Vicky BoydPeach trees require specific hours of chilling to product a strong bloom and crop.As global climate change warms temperatures, stone fruit trees that require wintertime chilling hours are beginning to suffer.
The trees won't necessarily die if the winter is too warm—they just won't produce many blooms or fruit, according to a news release.
A group of Clemson University researchers in South Carolina is working on plant dormancy and chilling.
They hope to locate genes within the peach genome responsible for chilling requirements, dormancy and growth.
The resarechers could then provide the gene markers to breeders to incorporate into current varieties.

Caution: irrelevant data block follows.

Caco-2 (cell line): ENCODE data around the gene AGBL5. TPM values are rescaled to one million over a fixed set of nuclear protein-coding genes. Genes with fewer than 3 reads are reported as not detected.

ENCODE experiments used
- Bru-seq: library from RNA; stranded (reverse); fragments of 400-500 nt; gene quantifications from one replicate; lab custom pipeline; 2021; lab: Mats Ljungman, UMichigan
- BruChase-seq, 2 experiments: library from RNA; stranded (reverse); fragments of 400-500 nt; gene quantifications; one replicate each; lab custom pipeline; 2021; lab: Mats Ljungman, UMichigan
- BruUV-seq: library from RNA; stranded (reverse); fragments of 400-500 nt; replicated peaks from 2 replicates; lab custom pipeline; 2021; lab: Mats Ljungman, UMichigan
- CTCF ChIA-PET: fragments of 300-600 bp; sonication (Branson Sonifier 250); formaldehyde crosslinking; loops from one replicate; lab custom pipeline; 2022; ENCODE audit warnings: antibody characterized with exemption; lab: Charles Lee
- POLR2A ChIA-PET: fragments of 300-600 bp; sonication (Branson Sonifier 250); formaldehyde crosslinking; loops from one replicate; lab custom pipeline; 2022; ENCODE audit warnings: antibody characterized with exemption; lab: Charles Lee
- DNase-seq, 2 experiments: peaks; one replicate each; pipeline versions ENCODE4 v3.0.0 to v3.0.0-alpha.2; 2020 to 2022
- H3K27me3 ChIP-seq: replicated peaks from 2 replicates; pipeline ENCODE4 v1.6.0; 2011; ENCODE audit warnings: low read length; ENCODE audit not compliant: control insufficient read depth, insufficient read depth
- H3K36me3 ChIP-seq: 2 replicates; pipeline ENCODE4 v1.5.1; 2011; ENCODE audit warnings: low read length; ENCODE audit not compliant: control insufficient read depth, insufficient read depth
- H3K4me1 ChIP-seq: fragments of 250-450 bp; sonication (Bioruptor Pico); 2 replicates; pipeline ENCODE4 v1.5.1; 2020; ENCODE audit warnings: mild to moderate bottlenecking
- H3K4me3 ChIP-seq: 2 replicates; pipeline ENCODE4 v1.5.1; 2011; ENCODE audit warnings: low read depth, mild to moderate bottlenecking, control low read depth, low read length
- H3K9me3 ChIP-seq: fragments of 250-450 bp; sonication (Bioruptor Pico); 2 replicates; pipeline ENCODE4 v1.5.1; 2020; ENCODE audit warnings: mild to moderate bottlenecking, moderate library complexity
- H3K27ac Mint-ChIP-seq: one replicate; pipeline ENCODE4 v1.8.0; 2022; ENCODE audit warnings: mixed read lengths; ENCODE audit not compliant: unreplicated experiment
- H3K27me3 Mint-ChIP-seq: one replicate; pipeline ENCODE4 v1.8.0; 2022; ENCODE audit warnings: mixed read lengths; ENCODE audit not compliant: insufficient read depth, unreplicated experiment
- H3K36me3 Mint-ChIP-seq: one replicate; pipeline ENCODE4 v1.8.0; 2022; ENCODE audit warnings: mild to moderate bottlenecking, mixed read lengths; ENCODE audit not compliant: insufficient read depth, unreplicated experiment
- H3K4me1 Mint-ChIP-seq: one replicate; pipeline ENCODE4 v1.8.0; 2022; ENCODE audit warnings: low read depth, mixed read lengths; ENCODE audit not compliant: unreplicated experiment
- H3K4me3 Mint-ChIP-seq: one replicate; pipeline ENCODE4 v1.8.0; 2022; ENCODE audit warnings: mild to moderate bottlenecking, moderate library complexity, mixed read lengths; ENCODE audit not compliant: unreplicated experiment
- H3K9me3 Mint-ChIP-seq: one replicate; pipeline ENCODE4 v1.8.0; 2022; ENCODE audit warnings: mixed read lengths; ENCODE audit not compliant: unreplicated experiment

“The work we are doing not only involves understanding the chilling requirement, but also should help us breed for increased heat requirement to help protect the industry from late freezes,” Clemson University plant biologist Douglas Bielenberg said in the release. "The challenge is that heat requirement is not very well understood and is difficult to study since the timing of chilling and heat requirements overlap."
The research isn't limited to peaches, either, and could be applicable to other perennial fruit and nut crops, such as apples, that also require chilling hours.
South Carolina ranks second only to California in peach production.